Taiwan Semiconductor Corp (NYSE:TSM), or "TSMC", is the world's largest and best semiconductor foundry with a 57% share of the global foundry market - a market it started in 1987. TSMC processed over 12 million 12" equivalent wafers last year, many of them at the leading-edge 7nm technology node - for which it recently was named the winner of the 2021 IEEE Corporate Innovation Award.
The company has left Intel (INTC) in the dust when it comes to semiconductor leading-edge technology. As if that isn't a big enough hurdle for Intel, it has another problem to overcome: the coming obsolesce of its x86 architecture. The combination of these two hurdles means that TSMC is likely to dominate the semiconductor market for the next few years, and likely much longer.
Semiconductor competition typically comes down to a handful of metrics that separates the winners from the losers: performance, power, density and yield (i.e., cost). At the end of the day, most all of those metrics are intertwined and come down to who can manufacture the smallest "fin field effect transistor", or FinFET:
Commercial FinFETs were available in the early 2010s and became dominant at the 14nm, 10nm, and 7nm process nodes. TSMC began producing 7nm-based 256 Mbit static-ram devices in 2016 - two years before Samsung began mass production. TSMC is now producing processors at the 5nm node and has left Intel at least one generation behind (if not two):
Source: ARK Invest "2021 Big Ideas" (available here).
This is important because if a semiconductor company can reliably (i.e., high yield) manufacture at the smallest dimension technology node, that company can typically offer the highest-performance, lowest-power solutions to the market. And in an age where processor speed and power are prime considerations (whether we are discussing an Apple (AAPL) iPhone or data center high performance computing ("HPC"), to lead the field means that company will be in high demand and it can command a premium price. And that means high profitability. Clearly, TMSC's roadmap is in the lead:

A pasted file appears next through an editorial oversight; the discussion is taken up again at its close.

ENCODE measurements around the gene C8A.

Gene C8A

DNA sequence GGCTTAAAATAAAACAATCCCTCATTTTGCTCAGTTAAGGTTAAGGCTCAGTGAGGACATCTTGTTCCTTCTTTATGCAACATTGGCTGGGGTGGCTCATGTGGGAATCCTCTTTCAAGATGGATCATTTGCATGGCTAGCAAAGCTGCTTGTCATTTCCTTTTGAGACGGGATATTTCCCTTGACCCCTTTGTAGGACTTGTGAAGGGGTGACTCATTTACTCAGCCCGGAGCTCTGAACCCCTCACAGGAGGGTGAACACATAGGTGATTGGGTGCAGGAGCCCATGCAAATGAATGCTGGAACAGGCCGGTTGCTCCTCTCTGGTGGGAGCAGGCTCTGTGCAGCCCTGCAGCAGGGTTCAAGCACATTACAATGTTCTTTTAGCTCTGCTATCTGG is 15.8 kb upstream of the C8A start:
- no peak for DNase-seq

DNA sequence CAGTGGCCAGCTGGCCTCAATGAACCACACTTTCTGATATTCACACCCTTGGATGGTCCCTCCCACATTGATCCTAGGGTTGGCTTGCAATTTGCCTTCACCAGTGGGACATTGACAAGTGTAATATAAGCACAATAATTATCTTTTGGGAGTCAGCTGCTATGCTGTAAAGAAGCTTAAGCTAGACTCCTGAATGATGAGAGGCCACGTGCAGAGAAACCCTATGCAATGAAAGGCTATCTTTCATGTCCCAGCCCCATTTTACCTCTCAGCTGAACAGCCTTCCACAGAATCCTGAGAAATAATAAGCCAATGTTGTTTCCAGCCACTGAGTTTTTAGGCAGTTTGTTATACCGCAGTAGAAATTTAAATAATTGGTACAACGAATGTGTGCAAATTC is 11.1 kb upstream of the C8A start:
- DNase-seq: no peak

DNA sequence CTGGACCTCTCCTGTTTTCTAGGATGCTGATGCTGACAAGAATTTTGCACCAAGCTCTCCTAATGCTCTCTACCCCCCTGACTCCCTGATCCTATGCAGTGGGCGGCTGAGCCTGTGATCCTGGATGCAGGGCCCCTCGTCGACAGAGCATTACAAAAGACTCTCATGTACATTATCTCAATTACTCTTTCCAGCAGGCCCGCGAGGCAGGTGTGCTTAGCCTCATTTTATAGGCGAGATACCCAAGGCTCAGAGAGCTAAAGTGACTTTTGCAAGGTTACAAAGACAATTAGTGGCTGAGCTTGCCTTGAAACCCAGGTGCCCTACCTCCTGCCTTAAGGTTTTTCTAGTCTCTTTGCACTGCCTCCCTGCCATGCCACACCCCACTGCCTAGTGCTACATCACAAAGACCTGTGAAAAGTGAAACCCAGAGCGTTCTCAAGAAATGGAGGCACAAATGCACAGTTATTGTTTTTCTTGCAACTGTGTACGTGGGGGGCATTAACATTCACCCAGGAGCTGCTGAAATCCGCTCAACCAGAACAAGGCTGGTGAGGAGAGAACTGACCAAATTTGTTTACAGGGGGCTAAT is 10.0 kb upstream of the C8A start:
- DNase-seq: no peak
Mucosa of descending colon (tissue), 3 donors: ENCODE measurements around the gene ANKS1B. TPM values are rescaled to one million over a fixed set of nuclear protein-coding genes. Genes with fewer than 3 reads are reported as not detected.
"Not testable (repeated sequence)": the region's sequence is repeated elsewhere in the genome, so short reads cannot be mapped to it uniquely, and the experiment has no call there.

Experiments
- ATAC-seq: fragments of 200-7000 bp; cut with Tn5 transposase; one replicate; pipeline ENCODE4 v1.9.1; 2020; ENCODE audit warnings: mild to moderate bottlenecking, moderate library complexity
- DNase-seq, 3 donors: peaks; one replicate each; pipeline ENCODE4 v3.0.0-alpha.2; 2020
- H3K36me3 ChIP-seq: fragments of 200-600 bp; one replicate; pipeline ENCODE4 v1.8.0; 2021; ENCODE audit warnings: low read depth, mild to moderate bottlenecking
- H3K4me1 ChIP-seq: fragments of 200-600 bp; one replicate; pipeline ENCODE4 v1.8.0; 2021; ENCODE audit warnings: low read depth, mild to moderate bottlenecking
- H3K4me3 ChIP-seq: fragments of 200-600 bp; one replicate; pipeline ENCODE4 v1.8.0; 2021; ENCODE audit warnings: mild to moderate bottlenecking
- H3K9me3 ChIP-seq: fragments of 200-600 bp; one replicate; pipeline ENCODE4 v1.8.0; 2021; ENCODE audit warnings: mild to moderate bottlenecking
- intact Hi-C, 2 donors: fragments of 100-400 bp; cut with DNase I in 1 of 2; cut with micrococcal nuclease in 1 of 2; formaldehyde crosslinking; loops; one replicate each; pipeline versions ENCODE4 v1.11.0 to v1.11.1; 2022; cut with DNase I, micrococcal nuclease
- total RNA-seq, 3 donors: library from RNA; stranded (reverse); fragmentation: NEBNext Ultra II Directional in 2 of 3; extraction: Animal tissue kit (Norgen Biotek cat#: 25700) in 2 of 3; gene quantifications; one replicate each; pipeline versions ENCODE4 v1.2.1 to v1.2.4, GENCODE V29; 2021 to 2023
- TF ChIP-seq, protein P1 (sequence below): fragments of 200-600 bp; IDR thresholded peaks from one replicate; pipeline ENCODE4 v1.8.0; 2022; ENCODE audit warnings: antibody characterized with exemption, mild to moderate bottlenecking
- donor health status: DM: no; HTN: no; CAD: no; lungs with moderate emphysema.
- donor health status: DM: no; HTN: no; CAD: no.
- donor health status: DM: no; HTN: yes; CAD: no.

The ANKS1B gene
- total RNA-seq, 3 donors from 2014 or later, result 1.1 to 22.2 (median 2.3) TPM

What some investors may not realize is that leading the field in semiconductor processing technology isn't as simple as going out and buying the best equipment from LAM Research (LRCX) or Applied Materials (AMAT) or ASML (ASML) - just to pick three of the leading semi-suppliers that came to mind. Design tools are also intimately involved in the evolution of technology nodes: signal integrity, clock management, power management - all these are considerations that must be embedded in the design tools to make sure what the design engineers are designing actually matches what the process engineers can deliver (i.e., that the chips actually work with decent yield). Intel, for many years, has had used proprietary in-house tools that were highly tuned to its processes. I am not sure if it is still that way today, but my guess is that it is. The point is, it will likely take years for Intel to catch up with TSMC on a process level even if it went out and bought all the leading semiconductor equipment tomorrow.
Meantime, there is another headwind facing Intel: the phasing-out and ultimate obsolescence of the x86 architecture that has dominated the PC and HPC markets for years. In fact, earlier this year, it was reported that Intel was already ordering GPUs from TSMC and if Intel wants to keep its CPUs (i.e., x86 chipsets) at the high-end performance level, it will likely need to order those from TSMC as well.
Meanwhile, ARM processors - long dominant in smartphones and mobility - are expected to take over the high-performance CPU space as well:
Source: ARK Invest "2021 Big Ideas" (available here).
As can be seen above, ARK Invest expects that by 2025, ARM will be the market leader in the developer PC space, and by 2030, the x86 architecture will pretty much be obsolete. Note I predicted back in 2012 that Apple would eventually move to ARM (see An ARM-Based Mac? You Bet), although I must admit it took much longer than I expected. Note that at the time of that article, Intel could have easily bought ARM a few years earlier for under $10 billion. I am sure the bean-counters that took over Intel from the engineers had wished they had done so. Regardless, the fact is that both Apple and Microsoft will both are transitioning to ARM, and I expect by 2030, new engineers will say "what's an x86?".